4 Tips for Public Speaking

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Ross Morrison McGill founded @TeacherToolkit in 2010, and today, he is one of the 'most followed educators'on social media in the world. In 2015, he was nominated as one of the '500 Most Influential People in Britain' by The Sunday Times as a result of...
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How do you react when someone asks you to deliver a public presentation?

Teachers are born presenters, but ask a teacher to speak in front of their colleagues and the chances are, is that they will shy away from the occasion and refuse to speak in front of their peers. With the rise of TeachMeets, teachers are becoming increasingly confident with public speaking as the demand for like-minded individuals to gather for informal conferences gives everyone a platform; free from critique or accountability.

Peer of Fear?

I’ve written about Peer or Fear before: the notion that people – who lack confidence with public speaking – are more likely to speak in front of strangers than they would standing in front of their colleagues. If you are interested in research, then it’s worth reading ‘The perils of peer review‘ to understand how this critique is interpreted in the academic world.

I remember when I first attempted public speaking beyond my classroom. It was to share good practice – as identified by the leadership team – in my place of work within a school; to share examples of work and pitch to encourage other teachers to engage with the work. It was the summer. It was hot, or perhaps that was my nerves? The year was 2006 and it was the very first time I had presented in front of 150 colleagues. It was nerve-wracking and I vaguely recall having anything coherent to say.

Almost a decade later, I wonder what were the highlights of that presentation? Was it memorable for colleagues or more memorable to me because it was my first? And what about the hundreds of other public speaking engagements I have now spoken at over the past decade?

Part and parcel of my job, is to speak publicly to over 200 colleagues once or twice a week. Public speaking is part of my day job. Sometimes I have to speak to over 250 students, a room full of parents or on some occasions, over 500+ adults attending an education conference. Every hour I am speaking to at least 30 students and what I say, when and how is extremely important.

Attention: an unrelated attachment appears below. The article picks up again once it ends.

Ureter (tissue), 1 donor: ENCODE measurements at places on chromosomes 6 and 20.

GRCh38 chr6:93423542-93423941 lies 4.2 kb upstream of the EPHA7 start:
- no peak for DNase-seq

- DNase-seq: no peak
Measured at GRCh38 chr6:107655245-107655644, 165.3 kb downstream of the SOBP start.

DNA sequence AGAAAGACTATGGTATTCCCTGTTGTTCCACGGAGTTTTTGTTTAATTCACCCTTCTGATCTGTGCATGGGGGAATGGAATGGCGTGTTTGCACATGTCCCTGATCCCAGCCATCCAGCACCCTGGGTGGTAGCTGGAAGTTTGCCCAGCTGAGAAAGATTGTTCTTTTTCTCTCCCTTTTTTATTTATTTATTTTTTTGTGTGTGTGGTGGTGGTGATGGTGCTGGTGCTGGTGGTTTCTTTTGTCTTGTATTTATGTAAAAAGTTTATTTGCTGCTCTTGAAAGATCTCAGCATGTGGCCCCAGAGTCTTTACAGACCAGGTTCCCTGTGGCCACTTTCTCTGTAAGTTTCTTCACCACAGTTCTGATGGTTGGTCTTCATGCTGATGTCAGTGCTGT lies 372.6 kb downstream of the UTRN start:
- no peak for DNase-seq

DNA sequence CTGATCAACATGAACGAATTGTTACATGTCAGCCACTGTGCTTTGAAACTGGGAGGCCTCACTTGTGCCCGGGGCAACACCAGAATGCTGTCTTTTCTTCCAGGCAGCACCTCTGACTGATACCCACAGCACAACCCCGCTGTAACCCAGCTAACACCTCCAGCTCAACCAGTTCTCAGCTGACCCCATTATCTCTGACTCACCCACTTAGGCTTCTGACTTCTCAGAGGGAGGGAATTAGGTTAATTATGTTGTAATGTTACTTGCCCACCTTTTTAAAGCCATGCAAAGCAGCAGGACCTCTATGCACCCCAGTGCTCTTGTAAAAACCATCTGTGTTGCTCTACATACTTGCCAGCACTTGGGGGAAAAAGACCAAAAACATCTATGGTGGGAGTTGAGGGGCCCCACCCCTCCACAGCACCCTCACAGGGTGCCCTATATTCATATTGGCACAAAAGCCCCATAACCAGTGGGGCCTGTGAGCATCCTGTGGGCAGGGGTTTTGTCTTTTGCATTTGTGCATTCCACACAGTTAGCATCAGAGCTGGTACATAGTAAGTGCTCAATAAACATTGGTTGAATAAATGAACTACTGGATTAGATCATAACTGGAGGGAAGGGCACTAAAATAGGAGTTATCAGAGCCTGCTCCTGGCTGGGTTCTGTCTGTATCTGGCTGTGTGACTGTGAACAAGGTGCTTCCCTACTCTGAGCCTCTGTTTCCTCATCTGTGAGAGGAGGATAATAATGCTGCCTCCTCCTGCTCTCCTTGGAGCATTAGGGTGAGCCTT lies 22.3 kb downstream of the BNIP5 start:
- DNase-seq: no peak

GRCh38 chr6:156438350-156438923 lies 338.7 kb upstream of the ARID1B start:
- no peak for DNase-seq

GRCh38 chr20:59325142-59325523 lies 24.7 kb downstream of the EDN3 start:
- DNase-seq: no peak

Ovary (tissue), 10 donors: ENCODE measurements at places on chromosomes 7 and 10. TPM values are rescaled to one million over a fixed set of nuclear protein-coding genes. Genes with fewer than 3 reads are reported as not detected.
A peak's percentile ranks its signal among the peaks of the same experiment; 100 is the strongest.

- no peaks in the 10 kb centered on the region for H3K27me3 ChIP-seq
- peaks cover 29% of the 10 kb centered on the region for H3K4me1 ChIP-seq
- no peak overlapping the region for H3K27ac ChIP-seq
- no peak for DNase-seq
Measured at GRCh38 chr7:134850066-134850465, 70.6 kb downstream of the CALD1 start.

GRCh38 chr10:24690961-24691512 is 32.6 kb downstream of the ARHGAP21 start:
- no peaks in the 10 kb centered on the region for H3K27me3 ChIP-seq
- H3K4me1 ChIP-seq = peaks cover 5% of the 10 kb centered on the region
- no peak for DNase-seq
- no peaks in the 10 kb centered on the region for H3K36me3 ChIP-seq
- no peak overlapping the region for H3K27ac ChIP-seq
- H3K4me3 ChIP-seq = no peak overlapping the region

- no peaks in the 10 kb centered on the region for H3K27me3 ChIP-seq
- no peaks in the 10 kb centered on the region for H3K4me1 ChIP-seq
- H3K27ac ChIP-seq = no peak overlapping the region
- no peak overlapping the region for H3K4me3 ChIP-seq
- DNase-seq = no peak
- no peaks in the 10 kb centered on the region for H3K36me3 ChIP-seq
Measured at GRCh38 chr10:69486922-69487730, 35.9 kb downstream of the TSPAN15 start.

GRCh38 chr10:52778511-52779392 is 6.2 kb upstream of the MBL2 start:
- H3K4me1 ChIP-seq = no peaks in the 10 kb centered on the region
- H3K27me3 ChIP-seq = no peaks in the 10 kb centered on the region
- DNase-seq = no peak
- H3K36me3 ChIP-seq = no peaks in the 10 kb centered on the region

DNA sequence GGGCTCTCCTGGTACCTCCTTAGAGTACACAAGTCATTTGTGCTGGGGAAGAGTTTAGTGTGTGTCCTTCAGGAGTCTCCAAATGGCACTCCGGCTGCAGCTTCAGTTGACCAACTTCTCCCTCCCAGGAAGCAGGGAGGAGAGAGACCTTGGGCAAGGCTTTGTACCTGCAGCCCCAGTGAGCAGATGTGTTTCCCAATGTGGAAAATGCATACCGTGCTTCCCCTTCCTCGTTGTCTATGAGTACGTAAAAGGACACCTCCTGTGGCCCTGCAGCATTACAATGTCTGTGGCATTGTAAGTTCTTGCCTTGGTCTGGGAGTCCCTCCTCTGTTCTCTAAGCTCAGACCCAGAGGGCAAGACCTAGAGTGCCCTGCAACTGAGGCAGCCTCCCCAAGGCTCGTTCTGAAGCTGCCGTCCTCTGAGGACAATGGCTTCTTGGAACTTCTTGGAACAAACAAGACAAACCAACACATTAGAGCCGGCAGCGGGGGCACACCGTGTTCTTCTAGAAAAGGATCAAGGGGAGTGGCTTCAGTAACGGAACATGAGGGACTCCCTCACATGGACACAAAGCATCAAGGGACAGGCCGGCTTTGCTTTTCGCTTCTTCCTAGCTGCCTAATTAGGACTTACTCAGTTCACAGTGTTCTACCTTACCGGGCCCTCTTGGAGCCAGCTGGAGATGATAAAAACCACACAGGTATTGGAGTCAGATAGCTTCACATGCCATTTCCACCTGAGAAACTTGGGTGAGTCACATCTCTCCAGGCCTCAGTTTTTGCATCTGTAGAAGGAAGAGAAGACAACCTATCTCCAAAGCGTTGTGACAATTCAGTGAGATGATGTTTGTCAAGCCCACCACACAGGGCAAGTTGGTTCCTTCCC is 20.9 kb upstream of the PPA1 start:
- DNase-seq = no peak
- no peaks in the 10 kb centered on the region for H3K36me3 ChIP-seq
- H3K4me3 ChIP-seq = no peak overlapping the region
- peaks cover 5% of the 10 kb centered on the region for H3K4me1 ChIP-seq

My job is to be able to speak and present ideas and issues with staff as part of my school leadership role. Over the last 5 years, my social media profile has led to invitations to speak (and be paid for doing so which is very flattering) to present at conferences and teacher training events … However, I would still not consider myself an expert in anything in particular, or for that matter, the perfect presenter. Far from it!

However, a recent video shared on this blog by Arushi Prabhakar asked the question: how do we build relationships, develop oracy … ?

Image: Shutterstock

There’s no single formula for a great talk, but there is a secret ingredient that all the best ones have in common … four ways to make it work for you.

The Secret Ingredient:

In Prabhakar’s blog, she shared a fabulous TED video by TED curator, Chris Anderson.

For me, public speaking is all about sharing the work you are doing and being passionate about what you are doing. Delivering your story with pragmatism and integrity are a sure way to engage an audience and enable them to take your ideas away and implement them straight away. As a teacher, that’s what I believes works for my audiences and gives credibility to your work.

In the video link above, Anderson offers four tips for great presentations when public speaking:

1. Focus

Limit your talk to just one major idea. Slash back your content and give yourself a chance to share that idea properly. Make that one idea link back to everything you say and give context throughout. (This is something I need to work on.)

2. Reason to care?

Give people a reason to care about what you have to say. Seek the audience’s permission by stirring their curiosity. Why ‘XYZ’ needs explaining? Why ‘XYZ’ knowledge is missing and needs to be plugged into your mind-gap?

3. Build with concepts

Build your idea with familiar concepts that your audience already understands. Use the power of language to weave together concepts that already exist in your listeners’ minds; using the language your audience already understands, not what you understand.

4. Make it worth it

Make your idea worth sharing. Ask yourself, who benefits from this idea? Is it just you or your organisation, then it’s probably not worth sharing, but if it will inspire someone to do something differently, then you have the core ingredient.

Something to think about for every teacher standing up in front of their students …

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